I_t =__/ Ir^2 + (IXL - IXc)^2
Then the phase angle is simply cos θ= I_r / I_t
Let's carry this idea somewhat further and look at a series parallel circuit with a full compliment of RCL components and an LC pair on the tag end for good measure.
RLC Series-Parallel Circuits
The new circuit is exhibited in Fig. 16 and has inductors and resistors in series as well as the possibility of another parallel LC circuit on the end.
This will not be calculated, however, because Z1 and then Z2 would have to be seriesed and paralleled and then Z, would then become the parallel impedance of Z3 with that derived from manipulations of Z1 and Z2. So we'll just use that of Z1 and Z2 as sufficient illustration. With an R in Z3, however, this would simply become a jXL - jXc, and the R term would amount to 0. So if Z3 became, for instance, j26K, then the entire term would become 0 ± j26K, depending on whether the inductance or capacitance prevailed in overall magnitude. Work it out for yourself, if you'd like to tackle three impedance equations as suggested in Fig. 15. It might not be as difficult as you think, just a little tedious. Here, at 100kHz, the XL and Xc reactances are calculated as:
XL = 2 pi fL = 6.28 x 105 x 5 x 10^-3 31.4 x 10^2 or 34.1K
Xc = 1/2 pi fC = 1/6.28 x 10^5 x 100 x 10^-12 = 1/.628 x 10^4 =16K Xc = 1.59 x 10^4 = 15.9K-ohms rounded off to 16K and 31K,
...respectively for Xc and XL.
Now the series impedances are found by the straightforward polar method:
Z1 = 10K + j31K =4100 + 961 = 32.5K
Z2 = 15K - j16K =4225 + 256 = 21.9K
... and the cos θ phase angles amount to:
R/Z1 = 10K/32.5K = cos θ = .308 = 72.1°
R/Z2=15K/21.9K = cos 8 = .685 = 46.8°
This is a good comparison between resistance and series impedance: the greater the difference, the wider the phase angle; the less difference the smaller phase angle--and, as you see, either R or the final series impedance can be the decisive factor, since either frequency or the magnitude of R or jX can have a determining effect.
The parallel impedances of Z1 and Z2 with their resultant phase angles now need to be calculated so that the various currents through the impedances can be found. Of course, current in any one branch is also the series current and passes through both series resistance and reactance equally. Using the basic parallel equation:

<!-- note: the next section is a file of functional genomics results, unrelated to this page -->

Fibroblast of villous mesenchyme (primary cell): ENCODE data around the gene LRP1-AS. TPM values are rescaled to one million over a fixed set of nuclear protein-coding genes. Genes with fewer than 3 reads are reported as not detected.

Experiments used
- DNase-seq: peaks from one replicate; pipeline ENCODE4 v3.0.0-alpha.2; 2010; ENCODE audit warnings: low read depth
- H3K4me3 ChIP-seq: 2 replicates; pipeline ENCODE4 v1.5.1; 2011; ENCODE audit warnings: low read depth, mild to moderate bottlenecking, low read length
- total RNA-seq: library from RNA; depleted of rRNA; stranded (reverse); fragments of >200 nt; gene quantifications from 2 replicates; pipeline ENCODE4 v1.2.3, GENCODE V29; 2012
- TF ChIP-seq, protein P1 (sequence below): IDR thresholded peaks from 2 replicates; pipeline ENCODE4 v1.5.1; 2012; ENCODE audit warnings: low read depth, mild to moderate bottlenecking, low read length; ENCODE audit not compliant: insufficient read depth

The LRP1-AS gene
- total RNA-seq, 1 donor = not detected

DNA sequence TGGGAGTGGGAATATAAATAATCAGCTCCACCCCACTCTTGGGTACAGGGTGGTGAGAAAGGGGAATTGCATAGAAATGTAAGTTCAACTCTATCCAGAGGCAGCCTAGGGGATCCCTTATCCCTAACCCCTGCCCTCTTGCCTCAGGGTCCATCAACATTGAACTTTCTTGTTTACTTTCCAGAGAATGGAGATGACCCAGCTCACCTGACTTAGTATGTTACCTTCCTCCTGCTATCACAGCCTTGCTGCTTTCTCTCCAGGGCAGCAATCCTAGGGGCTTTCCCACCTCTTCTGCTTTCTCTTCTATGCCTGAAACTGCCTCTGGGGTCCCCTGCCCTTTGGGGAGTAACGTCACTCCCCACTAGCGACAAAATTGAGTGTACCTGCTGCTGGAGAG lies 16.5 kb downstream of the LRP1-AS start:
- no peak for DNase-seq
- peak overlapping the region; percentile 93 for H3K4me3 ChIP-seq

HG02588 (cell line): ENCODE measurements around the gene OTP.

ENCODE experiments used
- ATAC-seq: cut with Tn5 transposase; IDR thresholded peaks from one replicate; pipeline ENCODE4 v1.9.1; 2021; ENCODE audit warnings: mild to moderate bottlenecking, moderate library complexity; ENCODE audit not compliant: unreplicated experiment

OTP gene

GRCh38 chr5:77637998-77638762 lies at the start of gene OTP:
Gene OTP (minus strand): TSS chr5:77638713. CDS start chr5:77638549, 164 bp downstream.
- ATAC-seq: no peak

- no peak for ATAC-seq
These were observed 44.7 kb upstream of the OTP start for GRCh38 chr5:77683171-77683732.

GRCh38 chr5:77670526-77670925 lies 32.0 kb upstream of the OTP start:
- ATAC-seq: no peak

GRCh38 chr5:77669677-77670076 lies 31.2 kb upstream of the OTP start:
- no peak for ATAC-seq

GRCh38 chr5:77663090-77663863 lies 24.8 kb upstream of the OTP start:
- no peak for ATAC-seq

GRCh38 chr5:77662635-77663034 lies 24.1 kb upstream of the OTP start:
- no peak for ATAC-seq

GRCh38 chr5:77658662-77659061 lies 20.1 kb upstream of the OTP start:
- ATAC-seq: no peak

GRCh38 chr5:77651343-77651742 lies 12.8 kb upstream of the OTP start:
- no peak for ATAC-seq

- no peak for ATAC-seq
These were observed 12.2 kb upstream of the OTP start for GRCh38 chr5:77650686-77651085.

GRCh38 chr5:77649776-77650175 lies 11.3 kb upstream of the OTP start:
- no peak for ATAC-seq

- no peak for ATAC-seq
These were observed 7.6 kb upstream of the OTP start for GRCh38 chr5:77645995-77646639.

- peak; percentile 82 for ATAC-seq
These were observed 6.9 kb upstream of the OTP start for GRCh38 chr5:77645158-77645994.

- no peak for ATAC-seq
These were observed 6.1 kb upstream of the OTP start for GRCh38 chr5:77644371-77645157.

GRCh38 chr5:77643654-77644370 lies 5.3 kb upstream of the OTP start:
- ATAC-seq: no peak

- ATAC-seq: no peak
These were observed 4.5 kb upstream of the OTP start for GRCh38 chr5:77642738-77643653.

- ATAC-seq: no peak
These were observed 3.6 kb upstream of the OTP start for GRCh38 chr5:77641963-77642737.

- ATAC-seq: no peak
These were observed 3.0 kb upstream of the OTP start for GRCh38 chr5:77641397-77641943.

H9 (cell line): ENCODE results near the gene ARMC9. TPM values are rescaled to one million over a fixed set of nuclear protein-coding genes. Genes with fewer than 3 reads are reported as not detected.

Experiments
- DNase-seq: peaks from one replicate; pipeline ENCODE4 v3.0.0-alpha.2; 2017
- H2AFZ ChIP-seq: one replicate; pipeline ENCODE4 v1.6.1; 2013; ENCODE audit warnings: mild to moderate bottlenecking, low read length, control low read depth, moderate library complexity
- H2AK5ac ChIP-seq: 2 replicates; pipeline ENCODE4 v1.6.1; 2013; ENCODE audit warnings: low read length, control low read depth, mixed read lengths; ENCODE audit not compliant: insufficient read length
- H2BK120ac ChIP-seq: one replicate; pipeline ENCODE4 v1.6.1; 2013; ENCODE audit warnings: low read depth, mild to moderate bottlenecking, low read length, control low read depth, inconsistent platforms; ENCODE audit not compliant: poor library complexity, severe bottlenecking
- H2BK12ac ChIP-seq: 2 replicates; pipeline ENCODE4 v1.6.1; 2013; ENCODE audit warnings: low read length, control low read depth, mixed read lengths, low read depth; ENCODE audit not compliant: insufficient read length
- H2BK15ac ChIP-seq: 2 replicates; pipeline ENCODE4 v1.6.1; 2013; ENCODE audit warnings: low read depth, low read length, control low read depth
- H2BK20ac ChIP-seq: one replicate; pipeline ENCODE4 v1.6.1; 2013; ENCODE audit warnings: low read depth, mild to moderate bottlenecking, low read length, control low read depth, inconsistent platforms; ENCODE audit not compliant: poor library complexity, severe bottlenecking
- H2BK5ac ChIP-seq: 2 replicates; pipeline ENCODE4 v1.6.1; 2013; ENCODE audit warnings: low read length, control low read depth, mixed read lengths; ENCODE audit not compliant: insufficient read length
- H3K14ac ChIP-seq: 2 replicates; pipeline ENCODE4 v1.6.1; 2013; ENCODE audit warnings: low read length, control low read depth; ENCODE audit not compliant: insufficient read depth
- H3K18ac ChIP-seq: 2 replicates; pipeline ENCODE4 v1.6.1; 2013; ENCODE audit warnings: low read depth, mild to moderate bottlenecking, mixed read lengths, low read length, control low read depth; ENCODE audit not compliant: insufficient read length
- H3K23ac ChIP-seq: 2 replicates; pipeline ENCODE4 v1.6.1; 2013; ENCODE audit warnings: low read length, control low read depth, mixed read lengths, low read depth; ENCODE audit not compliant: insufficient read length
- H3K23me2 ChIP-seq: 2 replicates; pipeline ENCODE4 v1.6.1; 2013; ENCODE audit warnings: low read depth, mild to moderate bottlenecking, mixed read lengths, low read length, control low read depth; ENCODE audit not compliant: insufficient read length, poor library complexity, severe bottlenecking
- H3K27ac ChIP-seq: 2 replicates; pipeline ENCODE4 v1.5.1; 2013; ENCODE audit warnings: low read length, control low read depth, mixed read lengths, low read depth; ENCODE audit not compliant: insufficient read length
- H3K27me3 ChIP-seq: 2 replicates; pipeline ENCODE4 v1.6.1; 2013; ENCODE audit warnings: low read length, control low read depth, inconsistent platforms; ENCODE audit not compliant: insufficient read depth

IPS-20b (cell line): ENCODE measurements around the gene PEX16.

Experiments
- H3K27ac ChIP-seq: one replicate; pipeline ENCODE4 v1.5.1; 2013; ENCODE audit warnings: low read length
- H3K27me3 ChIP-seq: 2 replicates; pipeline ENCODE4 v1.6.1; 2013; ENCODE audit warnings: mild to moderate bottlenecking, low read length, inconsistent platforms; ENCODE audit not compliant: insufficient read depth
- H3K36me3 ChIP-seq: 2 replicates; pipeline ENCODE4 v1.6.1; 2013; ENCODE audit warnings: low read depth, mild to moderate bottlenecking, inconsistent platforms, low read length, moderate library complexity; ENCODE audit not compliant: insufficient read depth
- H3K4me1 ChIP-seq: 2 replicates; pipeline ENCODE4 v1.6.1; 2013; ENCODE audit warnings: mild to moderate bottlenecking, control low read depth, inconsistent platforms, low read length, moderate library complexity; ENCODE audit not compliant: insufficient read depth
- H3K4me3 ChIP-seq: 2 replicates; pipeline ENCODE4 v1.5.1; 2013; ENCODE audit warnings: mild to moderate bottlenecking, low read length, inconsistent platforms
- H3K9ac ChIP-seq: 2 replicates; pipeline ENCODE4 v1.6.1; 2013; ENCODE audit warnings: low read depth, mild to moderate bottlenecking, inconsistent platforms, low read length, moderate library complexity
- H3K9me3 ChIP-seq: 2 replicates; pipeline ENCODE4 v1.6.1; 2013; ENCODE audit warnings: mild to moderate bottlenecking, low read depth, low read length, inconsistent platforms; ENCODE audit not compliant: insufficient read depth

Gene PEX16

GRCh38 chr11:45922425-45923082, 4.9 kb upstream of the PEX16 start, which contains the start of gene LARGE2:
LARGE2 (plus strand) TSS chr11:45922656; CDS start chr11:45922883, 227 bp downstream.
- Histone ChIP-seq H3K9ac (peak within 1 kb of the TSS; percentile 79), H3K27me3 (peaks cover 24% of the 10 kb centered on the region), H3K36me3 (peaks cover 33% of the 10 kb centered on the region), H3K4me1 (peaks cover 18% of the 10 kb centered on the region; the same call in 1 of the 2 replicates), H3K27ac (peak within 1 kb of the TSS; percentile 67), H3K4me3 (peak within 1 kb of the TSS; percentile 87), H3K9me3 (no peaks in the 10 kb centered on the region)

4 = ziz2/zi + z2 Z, = 32.5K/72.1° X 21.9K/-46.8° (10K + 15K + j31K - J16K)
(polar coordinates divided by rectangular coordinates)
712K2/25.3° 25K + j15K 712K2/25.3° 29.151(131° (Tan. j151Q25K = .6 and 31°) Z,=24.7K/-5.3°
In this instance, 31° brought from below the line becomes a negative phase angle, and this must then be subtracted from 25.3° to determine the final direction of Z, whose magnitude has already been calculated as 24.7K. This same mechanical numerator denominator arrangement holds also for currents and voltage drops across the reactances, if you wish phase angles.
The voltage, however, is 0, so any phase angle below the line is just itself with a reverse sign when above the line is zero. For instance: 50V1.0_ 24.7K /5.3° I, = E/Zt = 2.025 mat 5,3f
= E/Z, = 50V/32.5K/72.1° = 1.54ma/-72.1 12 = E/Z2 = 50V/21.9K/-46.8° = 2.28ma/46.8
The IR, IXL, IXc voltage drops can then be found by multiplying the currents through each impedance by the reactance of the impedance, and the phase angles found similarly except to remember that the inductor has a +90° phase angle, and the capacitor a -90° phase angle. So they will add to or subtract from each current accordingly.
As an example: Ec = I2Xc = 2.28 X 10-3/ 46.8° x 16K /-90° = 36.5V/-43.2°
Work out the remainder for an exercise, and draw the vector diagrams also, if you wish. You would approach a true series-parallel circuit as shown in Fig. 3-18, adding the resistances and reactances of the series components first, then paralleling the remainder. Remember, however, there would always be a voltage drop across R1 and C1, so the steady voltage for C2, L1, R2, R3 would be somewhat less than the E generator voltage at the origin.
(source: Electronic Technician/Dealer)